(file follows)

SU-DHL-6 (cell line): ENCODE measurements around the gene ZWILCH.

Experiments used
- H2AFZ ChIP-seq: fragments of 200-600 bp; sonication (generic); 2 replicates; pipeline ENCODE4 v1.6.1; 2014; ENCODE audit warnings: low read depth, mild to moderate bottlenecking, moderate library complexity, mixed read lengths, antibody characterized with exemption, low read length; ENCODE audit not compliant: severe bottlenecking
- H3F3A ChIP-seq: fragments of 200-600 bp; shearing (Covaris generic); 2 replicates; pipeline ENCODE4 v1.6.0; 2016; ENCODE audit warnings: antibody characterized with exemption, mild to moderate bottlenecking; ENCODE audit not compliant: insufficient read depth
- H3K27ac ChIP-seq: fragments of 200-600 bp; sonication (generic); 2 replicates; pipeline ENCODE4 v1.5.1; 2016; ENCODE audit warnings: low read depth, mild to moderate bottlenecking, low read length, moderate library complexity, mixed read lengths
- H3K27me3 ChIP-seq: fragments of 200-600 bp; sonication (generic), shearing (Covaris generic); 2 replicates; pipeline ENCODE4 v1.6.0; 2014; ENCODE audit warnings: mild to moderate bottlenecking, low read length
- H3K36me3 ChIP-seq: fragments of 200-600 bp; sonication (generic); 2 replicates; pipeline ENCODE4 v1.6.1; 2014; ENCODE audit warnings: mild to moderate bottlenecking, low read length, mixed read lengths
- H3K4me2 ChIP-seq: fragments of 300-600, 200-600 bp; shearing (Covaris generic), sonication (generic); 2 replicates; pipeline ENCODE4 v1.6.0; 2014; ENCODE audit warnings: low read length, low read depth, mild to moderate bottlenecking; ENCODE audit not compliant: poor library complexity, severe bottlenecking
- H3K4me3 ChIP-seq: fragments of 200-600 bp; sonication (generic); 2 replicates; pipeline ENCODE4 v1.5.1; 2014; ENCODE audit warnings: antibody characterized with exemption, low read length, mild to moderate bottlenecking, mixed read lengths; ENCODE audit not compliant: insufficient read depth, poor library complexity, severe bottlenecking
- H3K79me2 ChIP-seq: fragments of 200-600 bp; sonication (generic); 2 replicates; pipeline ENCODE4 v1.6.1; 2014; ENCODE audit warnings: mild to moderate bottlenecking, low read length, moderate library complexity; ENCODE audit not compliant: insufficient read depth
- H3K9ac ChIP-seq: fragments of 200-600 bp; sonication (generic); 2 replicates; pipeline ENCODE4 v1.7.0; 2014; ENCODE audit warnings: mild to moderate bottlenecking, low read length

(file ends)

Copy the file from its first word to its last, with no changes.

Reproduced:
SU-DHL-6 (cell line): ENCODE measurements around the gene ZWILCH.

Experiments used
- H2AFZ ChIP-seq: fragments of 200-600 bp; sonication (generic); 2 replicates; pipeline ENCODE4 v1.6.1; 2014; ENCODE audit warnings: low read depth, mild to moderate bottlenecking, moderate library complexity, mixed read lengths, antibody characterized with exemption, low read length; ENCODE audit not compliant: severe bottlenecking
- H3F3A ChIP-seq: fragments of 200-600 bp; shearing (Covaris generic); 2 replicates; pipeline ENCODE4 v1.6.0; 2016; ENCODE audit warnings: antibody characterized with exemption, mild to moderate bottlenecking; ENCODE audit not compliant: insufficient read depth
- H3K27ac ChIP-seq: fragments of 200-600 bp; sonication (generic); 2 replicates; pipeline ENCODE4 v1.5.1; 2016; ENCODE audit warnings: low read depth, mild to moderate bottlenecking, low read length, moderate library complexity, mixed read lengths
- H3K27me3 ChIP-seq: fragments of 200-600 bp; sonication (generic), shearing (Covaris generic); 2 replicates; pipeline ENCODE4 v1.6.0; 2014; ENCODE audit warnings: mild to moderate bottlenecking, low read length
- H3K36me3 ChIP-seq: fragments of 200-600 bp; sonication (generic); 2 replicates; pipeline ENCODE4 v1.6.1; 2014; ENCODE audit warnings: mild to moderate bottlenecking, low read length, mixed read lengths
- H3K4me2 ChIP-seq: fragments of 300-600, 200-600 bp; shearing (Covaris generic), sonication (generic); 2 replicates; pipeline ENCODE4 v1.6.0; 2014; ENCODE audit warnings: low read length, low read depth, mild to moderate bottlenecking; ENCODE audit not compliant: poor library complexity, severe bottlenecking
- H3K4me3 ChIP-seq: fragments of 200-600 bp; sonication (generic); 2 replicates; pipeline ENCODE4 v1.5.1; 2014; ENCODE audit warnings: antibody characterized with exemption, low read length, mild to moderate bottlenecking, mixed read lengths; ENCODE audit not compliant: insufficient read depth, poor library complexity, severe bottlenecking
- H3K79me2 ChIP-seq: fragments of 200-600 bp; sonication (generic); 2 replicates; pipeline ENCODE4 v1.6.1; 2014; ENCODE audit warnings: mild to moderate bottlenecking, low read length, moderate library complexity; ENCODE audit not compliant: insufficient read depth
- H3K9ac ChIP-seq: fragments of 200-600 bp; sonication (generic); 2 replicates; pipeline ENCODE4 v1.7.0; 2014; ENCODE audit warnings: mild to moderate bottlenecking, low read length